Charter school fights back with own rally

In midst of stop orders, vandalism, school still pushes on


International Leadership Charter School has faced a backlash from the community along with vandalism of the construction of its new middle school. But now, the administration is slapping back, just days before another rally against them was scheduled.

On Wednesday at 306 W. 232nd St., the Parents United for the International Leadership Charter Schools and the Black, Latinx, Asian Charter Collaborative planned to join the high school administration at a rally planned three days before an anti-charter school rally is planned. They want the right to build and give the Kingsbridge community the opportunity for quality education.

Since the charter school groundbreaking last fall, they have continued to hit roadblocks and setbacks. Not only did the city’s building department issue a partial stop work order caused by unsafe conditions in March due to flooding but the construction site was vandalized.

It was reported to the police on March 1 at 5 p.m. an unidentified individual “glued and taped the master lock” in front of the construction site at 306 W. 232nd St., DCPI said.

There is another report on file on March 17 at 11:30 p.m.; another unidentified individual entered the location through the rear of the property, cut surveillance wires, cracked one of the cameras and put glue in the bolt lock.

It is unclear if the same individual caused the incident, but a similar weapon was glue.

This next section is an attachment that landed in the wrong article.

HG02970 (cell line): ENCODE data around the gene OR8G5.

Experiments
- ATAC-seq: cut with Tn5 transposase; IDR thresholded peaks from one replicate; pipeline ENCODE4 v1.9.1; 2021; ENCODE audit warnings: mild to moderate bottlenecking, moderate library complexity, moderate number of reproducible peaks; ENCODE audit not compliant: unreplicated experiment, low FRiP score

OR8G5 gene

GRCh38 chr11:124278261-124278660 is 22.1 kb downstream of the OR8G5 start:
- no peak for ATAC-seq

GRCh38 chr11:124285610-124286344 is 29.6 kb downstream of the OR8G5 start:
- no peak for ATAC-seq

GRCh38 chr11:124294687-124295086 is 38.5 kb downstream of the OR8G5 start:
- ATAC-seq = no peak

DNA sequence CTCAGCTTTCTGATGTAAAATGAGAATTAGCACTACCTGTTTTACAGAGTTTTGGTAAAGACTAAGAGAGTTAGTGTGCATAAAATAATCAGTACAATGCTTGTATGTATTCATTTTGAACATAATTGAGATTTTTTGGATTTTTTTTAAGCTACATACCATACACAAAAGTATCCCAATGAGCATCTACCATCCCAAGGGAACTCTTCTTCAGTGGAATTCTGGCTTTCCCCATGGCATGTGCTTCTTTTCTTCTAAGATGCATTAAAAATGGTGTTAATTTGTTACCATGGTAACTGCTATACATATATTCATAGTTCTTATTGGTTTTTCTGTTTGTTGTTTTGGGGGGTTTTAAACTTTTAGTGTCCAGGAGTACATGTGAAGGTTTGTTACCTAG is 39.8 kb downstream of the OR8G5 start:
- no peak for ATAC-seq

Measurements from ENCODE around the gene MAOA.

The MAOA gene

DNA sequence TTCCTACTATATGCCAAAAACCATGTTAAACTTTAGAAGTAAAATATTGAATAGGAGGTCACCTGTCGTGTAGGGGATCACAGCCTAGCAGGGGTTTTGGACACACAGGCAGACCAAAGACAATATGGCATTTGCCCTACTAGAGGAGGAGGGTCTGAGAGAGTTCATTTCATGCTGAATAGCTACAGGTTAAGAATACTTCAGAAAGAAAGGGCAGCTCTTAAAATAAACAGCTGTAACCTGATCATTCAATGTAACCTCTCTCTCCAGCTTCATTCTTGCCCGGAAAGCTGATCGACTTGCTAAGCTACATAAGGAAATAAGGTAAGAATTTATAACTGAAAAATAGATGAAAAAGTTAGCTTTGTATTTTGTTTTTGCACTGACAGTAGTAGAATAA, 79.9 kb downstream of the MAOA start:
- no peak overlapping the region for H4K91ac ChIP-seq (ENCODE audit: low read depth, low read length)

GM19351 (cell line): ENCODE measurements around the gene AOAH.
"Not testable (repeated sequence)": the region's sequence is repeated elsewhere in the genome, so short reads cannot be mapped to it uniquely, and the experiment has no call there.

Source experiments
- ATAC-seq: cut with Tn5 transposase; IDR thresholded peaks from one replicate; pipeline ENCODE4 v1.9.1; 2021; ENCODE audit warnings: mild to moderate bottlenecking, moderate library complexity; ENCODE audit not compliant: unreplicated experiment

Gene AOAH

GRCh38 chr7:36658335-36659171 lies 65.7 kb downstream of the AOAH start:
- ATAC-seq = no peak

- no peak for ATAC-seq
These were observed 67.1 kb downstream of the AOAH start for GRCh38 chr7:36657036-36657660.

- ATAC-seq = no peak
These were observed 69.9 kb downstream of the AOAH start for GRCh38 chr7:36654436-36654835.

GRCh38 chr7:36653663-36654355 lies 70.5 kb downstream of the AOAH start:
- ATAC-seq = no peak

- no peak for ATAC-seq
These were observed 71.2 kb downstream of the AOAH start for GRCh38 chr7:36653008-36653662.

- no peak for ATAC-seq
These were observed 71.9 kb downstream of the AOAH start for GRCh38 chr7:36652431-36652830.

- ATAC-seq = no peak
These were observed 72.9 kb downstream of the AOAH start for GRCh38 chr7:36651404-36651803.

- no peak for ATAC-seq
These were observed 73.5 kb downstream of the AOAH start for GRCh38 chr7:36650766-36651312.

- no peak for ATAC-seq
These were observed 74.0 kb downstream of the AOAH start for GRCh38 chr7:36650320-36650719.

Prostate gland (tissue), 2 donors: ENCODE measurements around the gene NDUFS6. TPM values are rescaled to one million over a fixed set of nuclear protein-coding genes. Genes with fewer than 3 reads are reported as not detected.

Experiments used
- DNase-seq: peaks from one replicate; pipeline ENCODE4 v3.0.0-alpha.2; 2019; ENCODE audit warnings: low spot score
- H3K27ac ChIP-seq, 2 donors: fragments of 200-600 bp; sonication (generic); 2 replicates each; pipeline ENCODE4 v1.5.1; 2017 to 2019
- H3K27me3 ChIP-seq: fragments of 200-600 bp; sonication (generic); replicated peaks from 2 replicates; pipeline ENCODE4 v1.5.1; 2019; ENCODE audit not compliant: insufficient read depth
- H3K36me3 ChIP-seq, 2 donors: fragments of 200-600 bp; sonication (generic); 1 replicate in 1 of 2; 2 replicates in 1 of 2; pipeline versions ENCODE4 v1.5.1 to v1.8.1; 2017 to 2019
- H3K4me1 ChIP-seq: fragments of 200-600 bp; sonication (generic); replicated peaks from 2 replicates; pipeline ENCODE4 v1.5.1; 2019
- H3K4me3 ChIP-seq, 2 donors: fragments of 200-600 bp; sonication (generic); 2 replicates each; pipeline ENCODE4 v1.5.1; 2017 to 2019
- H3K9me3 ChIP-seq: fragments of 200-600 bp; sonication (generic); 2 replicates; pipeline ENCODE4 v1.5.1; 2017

The Stop the Charter School group denied any involvement in vandalism to the property. “On March 6, the builder’s excavation caused a 100-foot crack in the parking lot of the adjacent property resulting in a Stop Work Order that is still in place.

“We strongly deny their allegations of committing acts of vandalism. We unequivocally condemn vandalism of any kind as it violates our values of community engagement,” the group said in a statement.

Assemblyman Jeffrey Dinowitz was unaware of any vandalism and called it a ruse while councilman Eric Dinowitz was aware but considered them to be “rumors.” Also, Palma Repole, an educator at Ethical Culture Fieldston School who is also heavily involved with the “Stop the Charter School” campaign, was unaware. Jackson said, “don’t believe the hype.”

The anti-charter school petition has a goal of 1,000 signatures and currently has 758 supporters, with 616 from the Bronx.

Parents United has been aware of the campaign and claims it gives a misconception and inaccurate vision for the new middle school.

“We are providing a high-quality education to disenfranchised communities of color to help them thrive and become contributors to a greater society,” said CEO Elaine Ruiz López in a statement in April. “We cannot afford to allow ‘nimbyism’ to deny an education to middle school students who live in the Kingsbridge community.”

In a rally on April 17 with around 100 people hosted by the assemblyman, councilman and Jackson, the assemblyman said López is playing an “ethnic card.”

He charges that the school is trying to attract more students from throughout the city, not just from the local neighborhoods.

“Listen, kids are kids, I don’t care, where they’re from, except if they’re not from nearby,” the assemblyman said. “There’s a whole lot of cars and buses and traffic coming in. They (the school) promised it was going to be neighborhood kids from Kingsbridge and Marble Hill.”

“It is unfortunate that some of our local elected leaders have resorted to what appears to be political theatre by taking sides with the anti-charter school group of individuals,” a news release from Parents United said. “They have turned their backs on their own constituents — hundreds of students and families of color who vote! The parents United for the International Leadership Charter Schools and school representatives have addressed each of the concerns and false narratives one by one.”

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